Five people accessing a WiFi network versus 500 is a big difference! The number of users that need to access your wireless at any given time, along with the amount of broadband your wireless runs off, determines the speed at which your WiFi operates. It is important that the right products, layout and design of the network, and the speed that you purchase from your service provider fits the demands of your WiFi network. If you can’t afford greater broadband, you can try installing additional antennas. Some businesses restrict bandwidth during certain periods of time, or to prevent slowing speed, but that is getting to be increasingly unacceptable by customers. Purchase the right amount of broadband, and install products that can handle the necessary bandwidth, so you have the necessary speed and avoid chokepoints.

Broadband is the minimum speed at which your connection will transfer information. Bandwidth is the amount of data that can transfer to and from your computer.

A slow internet is as bad a no internet.

Think of your business WiFi as it’s information super highway. How many on-ramps do you need to ensure that your users (drivers) can get on the highway when they needs to and not be bottlenecked. You need enough on-ramps so your users can cruise right onto the highway without being slowed down. We all appreciate a smooth commute!

If you need assistance designing a new wireless network or help getting your existing WiFi operating better – Information Systems of Maine can help. We are experts at designing and problem-solving all networking issues – connecting is what we do!

Posted in Business IT, Security, Wireless Networks

The ONE Thing You Need to Do to Stop Hackers

Laptop Email

Recently, I’ve had three clients who have had their email hacked, and, consequently, their personal information compromised. Even with iron-clad passwords and good security firewalls and server protection, our emails are at risk every day. One mistaken click and a hacker has access to your email – giving them access to any and all the financial and personal information you have online.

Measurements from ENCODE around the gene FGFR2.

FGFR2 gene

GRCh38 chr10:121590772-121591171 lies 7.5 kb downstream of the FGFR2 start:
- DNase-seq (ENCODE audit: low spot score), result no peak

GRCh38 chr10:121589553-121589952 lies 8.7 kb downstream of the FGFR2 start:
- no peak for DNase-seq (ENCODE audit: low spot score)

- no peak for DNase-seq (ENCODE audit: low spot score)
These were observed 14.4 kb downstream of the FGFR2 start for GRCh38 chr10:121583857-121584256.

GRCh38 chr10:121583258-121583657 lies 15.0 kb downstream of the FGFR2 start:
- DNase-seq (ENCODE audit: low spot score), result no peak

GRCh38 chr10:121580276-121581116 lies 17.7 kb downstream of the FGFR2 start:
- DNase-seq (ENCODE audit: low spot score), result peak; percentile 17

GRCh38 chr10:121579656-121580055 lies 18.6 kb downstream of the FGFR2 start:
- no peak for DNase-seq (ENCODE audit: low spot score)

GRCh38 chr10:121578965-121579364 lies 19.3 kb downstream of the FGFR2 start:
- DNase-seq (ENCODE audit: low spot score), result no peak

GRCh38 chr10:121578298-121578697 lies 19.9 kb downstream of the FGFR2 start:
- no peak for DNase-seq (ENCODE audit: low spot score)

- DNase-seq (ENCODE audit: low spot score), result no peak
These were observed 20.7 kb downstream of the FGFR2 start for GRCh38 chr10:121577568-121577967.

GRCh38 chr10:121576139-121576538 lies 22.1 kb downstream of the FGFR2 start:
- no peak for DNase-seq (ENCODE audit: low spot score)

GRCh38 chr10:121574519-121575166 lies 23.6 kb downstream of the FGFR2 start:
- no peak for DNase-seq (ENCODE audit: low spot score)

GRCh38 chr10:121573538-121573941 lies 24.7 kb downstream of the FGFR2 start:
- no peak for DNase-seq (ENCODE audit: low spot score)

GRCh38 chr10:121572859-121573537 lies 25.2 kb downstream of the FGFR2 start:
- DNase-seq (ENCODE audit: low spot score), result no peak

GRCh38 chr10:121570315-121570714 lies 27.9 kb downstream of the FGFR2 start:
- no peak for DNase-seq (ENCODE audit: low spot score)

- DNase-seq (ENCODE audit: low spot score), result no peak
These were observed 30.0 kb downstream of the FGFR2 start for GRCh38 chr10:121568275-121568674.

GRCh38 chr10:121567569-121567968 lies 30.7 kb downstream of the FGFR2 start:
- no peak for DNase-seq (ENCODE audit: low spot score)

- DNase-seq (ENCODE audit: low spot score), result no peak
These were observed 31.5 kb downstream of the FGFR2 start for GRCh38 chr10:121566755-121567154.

“Not Me!” you’re saying, “I know better than to click on suspicious emails!”

Most people think they know better. However, each of the hacking instances mentioned above were scam emails sent to recipients by a familiar company account that my client does business with. The hackers had managed to create emails that looked and sounded completely authentic. In one case, it was a pdf file of an updated invoice from a known associate – that seems legitimate, right? Unfortunately, the attached file had Malware attached to it, and once opened, the hacker had complete access to the email account. This in turn, allowed them access to every account associated with that email. Think about all the accounts you access using your email – your bank accounts, credit cards, shopping accounts, health and business vendors…the list is endless.

Fortunately, there is ONE simple step you can take to prevent account hacking.

When you walk up to an ATM with your card in hand, you need to do more than just stick your card in the machine to take out $200 in cash. You also need to put in your private PIN to gain access to your account. This is known as Dual-Factor Authentication – two steps must occur to allow access to your account. Well, a simple and easy step you can take to begin to better protect your email account right now is to add Dual-Factor, also known as Two-Factor Authentication, to gain email account access. As simple as getting a code texted to your mobile phone as the second step to logging into your account, this method stops hackers in their dirty little tracks and takes almost no extra time or effort.

Hackers cannot replicate Dual-Factor Authentication.

Use Dual-Factor Authentication